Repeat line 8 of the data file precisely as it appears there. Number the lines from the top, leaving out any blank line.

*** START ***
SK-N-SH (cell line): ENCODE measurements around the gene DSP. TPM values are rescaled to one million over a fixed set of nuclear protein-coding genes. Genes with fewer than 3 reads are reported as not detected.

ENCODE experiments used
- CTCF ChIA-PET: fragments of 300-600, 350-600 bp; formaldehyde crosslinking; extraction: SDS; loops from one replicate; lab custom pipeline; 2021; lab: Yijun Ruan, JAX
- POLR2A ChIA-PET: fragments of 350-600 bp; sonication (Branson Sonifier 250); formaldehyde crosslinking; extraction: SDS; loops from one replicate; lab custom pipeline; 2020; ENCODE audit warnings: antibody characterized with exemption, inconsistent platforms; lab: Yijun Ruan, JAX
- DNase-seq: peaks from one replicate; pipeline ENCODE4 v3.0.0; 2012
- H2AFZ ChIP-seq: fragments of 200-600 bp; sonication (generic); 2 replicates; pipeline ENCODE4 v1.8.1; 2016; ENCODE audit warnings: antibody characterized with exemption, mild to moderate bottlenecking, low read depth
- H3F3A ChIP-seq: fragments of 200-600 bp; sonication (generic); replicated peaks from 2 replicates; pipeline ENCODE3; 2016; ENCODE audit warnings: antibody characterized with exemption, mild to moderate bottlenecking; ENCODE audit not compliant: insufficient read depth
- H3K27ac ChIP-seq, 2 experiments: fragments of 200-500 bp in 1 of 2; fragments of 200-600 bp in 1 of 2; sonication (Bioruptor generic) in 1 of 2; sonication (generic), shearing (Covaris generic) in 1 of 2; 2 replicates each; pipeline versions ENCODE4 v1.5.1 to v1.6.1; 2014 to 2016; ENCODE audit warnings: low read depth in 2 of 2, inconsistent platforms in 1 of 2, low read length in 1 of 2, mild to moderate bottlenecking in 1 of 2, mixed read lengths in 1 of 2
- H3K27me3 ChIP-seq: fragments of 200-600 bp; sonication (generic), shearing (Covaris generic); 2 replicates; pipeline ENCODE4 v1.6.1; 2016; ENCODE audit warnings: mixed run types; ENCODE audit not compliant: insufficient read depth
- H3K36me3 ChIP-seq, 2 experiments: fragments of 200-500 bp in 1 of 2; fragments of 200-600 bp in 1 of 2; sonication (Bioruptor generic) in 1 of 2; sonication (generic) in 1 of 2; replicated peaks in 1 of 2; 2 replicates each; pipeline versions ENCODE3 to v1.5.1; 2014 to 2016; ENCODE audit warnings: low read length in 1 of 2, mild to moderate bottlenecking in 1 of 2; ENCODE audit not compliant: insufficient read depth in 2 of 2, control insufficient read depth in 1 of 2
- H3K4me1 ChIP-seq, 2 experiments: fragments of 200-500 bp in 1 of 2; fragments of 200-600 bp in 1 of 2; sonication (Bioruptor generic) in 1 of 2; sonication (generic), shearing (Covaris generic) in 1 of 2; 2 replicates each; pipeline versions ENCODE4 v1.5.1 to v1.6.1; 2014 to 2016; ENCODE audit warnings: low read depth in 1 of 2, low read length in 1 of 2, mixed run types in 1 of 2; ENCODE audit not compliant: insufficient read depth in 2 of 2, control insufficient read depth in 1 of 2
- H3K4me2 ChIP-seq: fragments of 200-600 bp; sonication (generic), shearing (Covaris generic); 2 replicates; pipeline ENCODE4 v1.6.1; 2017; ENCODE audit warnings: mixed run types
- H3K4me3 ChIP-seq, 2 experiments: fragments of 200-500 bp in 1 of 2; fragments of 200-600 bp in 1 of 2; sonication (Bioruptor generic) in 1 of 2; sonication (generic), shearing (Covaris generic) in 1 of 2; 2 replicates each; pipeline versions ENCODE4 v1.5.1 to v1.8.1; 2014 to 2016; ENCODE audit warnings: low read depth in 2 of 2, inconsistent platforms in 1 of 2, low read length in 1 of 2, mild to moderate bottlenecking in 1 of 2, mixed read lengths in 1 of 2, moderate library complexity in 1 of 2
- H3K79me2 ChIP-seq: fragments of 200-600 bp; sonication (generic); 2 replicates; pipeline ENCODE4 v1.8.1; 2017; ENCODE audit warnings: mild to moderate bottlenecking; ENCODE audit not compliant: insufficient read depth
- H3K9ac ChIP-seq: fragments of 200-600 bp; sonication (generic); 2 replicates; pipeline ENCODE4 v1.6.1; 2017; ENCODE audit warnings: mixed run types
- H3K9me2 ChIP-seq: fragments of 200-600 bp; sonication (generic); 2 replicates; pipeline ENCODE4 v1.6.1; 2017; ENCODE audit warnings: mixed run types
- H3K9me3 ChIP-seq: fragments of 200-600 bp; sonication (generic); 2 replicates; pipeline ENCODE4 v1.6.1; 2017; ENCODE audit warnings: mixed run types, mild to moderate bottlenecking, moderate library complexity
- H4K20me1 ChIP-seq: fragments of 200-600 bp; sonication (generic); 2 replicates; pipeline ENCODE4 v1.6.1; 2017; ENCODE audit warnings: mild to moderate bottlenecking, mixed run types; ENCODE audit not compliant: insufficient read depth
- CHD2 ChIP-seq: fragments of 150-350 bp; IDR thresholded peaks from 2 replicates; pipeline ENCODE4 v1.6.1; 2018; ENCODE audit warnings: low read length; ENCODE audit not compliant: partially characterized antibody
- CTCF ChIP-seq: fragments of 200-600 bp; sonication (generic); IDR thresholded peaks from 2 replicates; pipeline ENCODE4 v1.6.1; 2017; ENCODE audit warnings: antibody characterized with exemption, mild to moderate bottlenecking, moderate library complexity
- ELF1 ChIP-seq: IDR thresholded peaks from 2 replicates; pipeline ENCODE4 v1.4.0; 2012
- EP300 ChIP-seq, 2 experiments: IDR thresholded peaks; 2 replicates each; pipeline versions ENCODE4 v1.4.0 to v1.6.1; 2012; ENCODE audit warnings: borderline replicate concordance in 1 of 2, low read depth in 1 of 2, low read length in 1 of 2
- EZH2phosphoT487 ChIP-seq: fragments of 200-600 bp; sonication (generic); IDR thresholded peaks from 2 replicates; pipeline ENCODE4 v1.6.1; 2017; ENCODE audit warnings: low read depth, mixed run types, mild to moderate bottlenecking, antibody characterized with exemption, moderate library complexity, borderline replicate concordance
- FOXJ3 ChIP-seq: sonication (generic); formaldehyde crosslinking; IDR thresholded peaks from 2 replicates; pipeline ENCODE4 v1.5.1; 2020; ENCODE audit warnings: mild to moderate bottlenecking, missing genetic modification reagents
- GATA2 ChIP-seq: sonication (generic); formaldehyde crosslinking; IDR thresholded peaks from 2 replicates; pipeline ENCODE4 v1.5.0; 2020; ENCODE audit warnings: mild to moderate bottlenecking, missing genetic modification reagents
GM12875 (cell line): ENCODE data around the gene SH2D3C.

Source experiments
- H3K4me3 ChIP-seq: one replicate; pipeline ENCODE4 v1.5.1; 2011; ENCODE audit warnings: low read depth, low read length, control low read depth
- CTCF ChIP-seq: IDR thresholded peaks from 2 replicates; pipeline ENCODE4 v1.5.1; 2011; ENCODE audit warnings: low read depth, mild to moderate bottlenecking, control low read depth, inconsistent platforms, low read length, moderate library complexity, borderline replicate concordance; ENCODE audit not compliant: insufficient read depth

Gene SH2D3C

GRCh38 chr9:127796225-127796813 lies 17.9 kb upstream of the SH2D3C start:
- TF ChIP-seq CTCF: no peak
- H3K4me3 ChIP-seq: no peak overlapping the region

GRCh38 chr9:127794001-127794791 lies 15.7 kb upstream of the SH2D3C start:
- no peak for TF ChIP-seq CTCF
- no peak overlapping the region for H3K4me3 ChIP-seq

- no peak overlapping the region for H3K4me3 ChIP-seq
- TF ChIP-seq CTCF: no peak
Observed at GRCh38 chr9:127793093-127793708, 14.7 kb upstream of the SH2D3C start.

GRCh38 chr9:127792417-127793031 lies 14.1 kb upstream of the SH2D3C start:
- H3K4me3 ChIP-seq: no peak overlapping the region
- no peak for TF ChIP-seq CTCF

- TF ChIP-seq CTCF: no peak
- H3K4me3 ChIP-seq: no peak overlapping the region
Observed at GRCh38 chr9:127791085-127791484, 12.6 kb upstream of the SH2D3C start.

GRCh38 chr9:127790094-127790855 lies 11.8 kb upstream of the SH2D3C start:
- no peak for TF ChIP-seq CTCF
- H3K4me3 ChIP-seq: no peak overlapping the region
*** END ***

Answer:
- H3K27ac ChIP-seq, 2 experiments: fragments of 200-500 bp in 1 of 2; fragments of 200-600 bp in 1 of 2; sonication (Bioruptor generic) in 1 of 2; sonication (generic), shearing (Covaris generic) in 1 of 2; 2 replicates each; pipeline versions ENCODE4 v1.5.1 to v1.6.1; 2014 to 2016; ENCODE audit warnings: low read depth in 2 of 2, inconsistent platforms in 1 of 2, low read length in 1 of 2, mild to moderate bottlenecking in 1 of 2, mixed read lengths in 1 of 2